The Bataclan theater will re-open, even if it takes years

The Bataclan theater, the site of the most deadly of the horrific attacks in Paris last Friday, has committed to hosting events again in the future.

“It will reopen, no question about it,” Dominique Revert, the club’s co-manager, told Billboard. “Hearts will be heavy for a few months, a few years. But we will reopen. We will not surrender.”

While the venue will now always be associated with the tragic deaths of the 89 people killed at the concert, the owners are determined not to let one moment in history redefine the venue’s entire future. Revert drew on a Latin phrase that’s on Paris’s coat of arms in his statement: Fluctuat nec mergitur, meaning “tossed but never sunk.”

The venue was built in 1864, and has hosted famous performers through the centuries. From Buffalo Bill back in 1892 to recent performances by Prince, Kanye West, Paramore, Sam Smith and Ellie Goulding, the 1,500-person-capacity venue has brought joy into the lives of many fans.

“The Bataclan has always been for me a place of music, sharing and joy,” David Guetta — who used to be a resident DJ at the Bataclan — posted on Facebook. “I never would have imagined that it would become the place of such a tragedy.”

One fan at the concert named Isobel Bowdery shared her experience, posting her first-hand account of being at the concert and witnessing the attack on Facebook. While the story quickly turns tragic, what she focuses on first is the infectious happiness in the crowd and the joy that the fans had shared.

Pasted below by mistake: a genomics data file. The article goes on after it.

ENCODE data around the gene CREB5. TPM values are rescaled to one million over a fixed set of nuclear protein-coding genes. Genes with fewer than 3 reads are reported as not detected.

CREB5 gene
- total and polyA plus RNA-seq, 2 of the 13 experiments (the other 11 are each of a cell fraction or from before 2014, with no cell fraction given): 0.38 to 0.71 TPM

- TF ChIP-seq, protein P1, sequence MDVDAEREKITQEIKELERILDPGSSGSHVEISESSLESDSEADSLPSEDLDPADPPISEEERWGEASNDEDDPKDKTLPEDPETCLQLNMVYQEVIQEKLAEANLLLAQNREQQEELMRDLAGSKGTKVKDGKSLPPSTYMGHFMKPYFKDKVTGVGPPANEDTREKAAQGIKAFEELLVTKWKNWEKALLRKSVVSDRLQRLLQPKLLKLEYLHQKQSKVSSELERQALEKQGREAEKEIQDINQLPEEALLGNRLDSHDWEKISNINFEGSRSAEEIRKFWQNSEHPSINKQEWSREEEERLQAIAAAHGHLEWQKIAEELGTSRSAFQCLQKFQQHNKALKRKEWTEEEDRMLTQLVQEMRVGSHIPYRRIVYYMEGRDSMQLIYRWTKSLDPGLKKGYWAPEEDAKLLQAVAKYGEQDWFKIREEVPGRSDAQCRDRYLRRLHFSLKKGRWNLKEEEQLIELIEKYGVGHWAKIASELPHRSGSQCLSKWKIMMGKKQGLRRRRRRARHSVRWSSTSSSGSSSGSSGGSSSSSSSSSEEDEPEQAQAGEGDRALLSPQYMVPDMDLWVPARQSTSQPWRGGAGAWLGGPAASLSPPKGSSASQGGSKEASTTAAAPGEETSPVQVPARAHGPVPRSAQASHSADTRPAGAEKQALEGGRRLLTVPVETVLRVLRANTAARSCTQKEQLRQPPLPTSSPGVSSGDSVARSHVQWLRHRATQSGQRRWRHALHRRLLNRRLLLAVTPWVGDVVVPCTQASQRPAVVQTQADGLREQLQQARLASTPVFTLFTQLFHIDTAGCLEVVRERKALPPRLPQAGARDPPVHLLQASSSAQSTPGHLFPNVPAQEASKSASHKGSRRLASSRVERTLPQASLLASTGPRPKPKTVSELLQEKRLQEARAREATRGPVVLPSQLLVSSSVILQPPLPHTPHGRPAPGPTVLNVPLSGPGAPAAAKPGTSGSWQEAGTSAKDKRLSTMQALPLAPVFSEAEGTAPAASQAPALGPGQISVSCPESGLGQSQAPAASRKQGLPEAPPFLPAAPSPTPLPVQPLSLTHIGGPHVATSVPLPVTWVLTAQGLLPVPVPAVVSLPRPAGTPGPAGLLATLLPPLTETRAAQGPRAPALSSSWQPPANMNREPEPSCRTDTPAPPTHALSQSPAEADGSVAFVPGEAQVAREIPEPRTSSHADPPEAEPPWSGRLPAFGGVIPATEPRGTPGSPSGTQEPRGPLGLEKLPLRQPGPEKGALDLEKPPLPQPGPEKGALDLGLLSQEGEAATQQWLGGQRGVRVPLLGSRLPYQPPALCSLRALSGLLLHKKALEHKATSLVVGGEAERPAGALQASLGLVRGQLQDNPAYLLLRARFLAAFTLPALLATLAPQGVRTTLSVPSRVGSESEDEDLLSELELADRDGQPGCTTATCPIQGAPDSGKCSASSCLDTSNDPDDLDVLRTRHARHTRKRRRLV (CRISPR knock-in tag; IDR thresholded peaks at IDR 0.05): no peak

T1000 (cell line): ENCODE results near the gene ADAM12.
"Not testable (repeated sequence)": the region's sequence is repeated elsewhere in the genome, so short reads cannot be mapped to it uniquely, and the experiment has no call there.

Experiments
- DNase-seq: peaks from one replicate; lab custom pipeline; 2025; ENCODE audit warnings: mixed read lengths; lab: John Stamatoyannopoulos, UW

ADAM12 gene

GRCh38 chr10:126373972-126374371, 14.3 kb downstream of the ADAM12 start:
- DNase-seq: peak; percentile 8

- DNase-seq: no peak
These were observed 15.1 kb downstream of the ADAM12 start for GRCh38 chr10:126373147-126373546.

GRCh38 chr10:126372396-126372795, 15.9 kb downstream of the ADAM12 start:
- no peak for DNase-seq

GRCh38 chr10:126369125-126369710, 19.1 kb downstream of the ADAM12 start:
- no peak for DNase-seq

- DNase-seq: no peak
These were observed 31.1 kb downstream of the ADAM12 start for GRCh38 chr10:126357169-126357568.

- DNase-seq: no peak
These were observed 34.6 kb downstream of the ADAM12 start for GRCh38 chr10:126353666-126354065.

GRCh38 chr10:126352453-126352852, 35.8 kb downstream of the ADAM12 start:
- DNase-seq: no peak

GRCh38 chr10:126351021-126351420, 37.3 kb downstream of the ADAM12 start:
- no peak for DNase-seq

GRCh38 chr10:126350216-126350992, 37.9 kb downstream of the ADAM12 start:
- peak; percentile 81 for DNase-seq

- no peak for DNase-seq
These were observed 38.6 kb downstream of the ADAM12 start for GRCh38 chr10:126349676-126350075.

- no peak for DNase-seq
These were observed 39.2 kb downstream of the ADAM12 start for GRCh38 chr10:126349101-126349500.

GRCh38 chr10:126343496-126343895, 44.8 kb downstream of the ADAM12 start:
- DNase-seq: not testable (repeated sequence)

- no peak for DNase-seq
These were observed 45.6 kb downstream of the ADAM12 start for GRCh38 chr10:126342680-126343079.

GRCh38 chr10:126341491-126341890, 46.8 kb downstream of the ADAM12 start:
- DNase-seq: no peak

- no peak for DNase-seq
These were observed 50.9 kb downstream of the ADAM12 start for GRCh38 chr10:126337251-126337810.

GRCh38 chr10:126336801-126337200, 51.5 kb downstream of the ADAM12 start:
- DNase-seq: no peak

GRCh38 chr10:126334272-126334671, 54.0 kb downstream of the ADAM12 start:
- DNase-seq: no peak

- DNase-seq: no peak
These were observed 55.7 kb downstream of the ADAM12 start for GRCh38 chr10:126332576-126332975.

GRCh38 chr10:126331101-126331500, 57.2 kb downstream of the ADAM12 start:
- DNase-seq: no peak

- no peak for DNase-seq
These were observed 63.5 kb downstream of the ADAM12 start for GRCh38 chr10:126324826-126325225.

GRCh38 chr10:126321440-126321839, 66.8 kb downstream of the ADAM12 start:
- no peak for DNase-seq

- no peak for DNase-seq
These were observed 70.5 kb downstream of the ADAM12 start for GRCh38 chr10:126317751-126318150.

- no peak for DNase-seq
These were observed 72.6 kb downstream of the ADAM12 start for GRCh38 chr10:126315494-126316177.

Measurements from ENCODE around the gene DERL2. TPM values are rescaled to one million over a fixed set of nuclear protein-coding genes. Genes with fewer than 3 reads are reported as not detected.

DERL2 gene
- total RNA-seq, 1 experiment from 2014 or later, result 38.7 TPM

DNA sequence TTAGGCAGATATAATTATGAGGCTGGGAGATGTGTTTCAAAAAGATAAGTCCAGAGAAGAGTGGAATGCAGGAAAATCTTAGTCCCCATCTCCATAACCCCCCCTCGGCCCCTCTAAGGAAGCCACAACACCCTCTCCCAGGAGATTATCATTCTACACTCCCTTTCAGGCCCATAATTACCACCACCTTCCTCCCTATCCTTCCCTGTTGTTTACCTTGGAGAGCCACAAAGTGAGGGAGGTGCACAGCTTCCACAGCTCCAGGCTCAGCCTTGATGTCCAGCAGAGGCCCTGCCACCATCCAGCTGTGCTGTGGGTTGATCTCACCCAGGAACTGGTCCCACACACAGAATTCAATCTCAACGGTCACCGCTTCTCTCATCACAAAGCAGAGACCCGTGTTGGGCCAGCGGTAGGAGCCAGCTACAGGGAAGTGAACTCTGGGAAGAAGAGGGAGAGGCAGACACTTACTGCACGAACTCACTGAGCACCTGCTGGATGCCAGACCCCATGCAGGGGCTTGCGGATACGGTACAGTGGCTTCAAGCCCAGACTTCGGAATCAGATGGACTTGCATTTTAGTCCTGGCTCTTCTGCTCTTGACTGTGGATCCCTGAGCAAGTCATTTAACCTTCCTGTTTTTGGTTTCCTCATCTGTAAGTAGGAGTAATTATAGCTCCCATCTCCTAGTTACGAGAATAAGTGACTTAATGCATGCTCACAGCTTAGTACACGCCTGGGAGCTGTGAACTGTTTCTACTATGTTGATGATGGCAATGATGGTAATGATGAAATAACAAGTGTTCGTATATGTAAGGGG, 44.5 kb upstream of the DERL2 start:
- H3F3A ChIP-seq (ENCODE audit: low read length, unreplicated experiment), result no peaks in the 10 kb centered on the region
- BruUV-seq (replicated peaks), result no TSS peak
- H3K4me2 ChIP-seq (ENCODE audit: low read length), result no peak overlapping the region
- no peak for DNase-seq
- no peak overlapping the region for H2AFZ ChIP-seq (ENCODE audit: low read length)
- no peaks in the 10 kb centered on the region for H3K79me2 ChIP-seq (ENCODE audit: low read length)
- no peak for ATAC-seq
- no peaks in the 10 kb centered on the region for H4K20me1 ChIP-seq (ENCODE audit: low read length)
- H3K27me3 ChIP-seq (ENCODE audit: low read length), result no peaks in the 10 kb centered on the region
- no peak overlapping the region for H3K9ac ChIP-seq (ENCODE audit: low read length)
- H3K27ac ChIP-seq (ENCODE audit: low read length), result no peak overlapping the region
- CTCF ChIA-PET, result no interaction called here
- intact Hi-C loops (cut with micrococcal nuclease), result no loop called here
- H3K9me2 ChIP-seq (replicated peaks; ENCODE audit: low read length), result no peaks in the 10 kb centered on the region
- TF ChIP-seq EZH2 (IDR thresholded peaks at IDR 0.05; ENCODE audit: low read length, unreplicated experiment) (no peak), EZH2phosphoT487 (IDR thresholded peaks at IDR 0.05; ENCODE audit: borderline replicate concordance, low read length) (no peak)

“It was just a Friday night at a rock show,” Bowdery begins in her post. “The atmosphere was so happy and everyone was dancing and smiling.” That is the atmosphere that the Bataclan has committed to bring back, to spread smiles instead of tears. (Her full post is worth a read, but be warned that it will cause tears as she describes the shock and terror of the attack.)

The band that was playing on Friday night, the Eagles of Death Metal, also released a statement on Wednesday.

“Although bonded in grief with the victims, the fans, the families, the citizens of Paris, and all those affected by terrorism, we are proud to stand together, with our new family, now united by a common goal of love and compassion,” the statement read.

This commitment to recovery is reassuring that terror and fear will not suppress the things that bring joy to the world. Slowly — very slowly — this historic venue will once again bring people together and spread happiness. And if nothing else right now is, that is worth celebrating.

(Image via Wikimedia)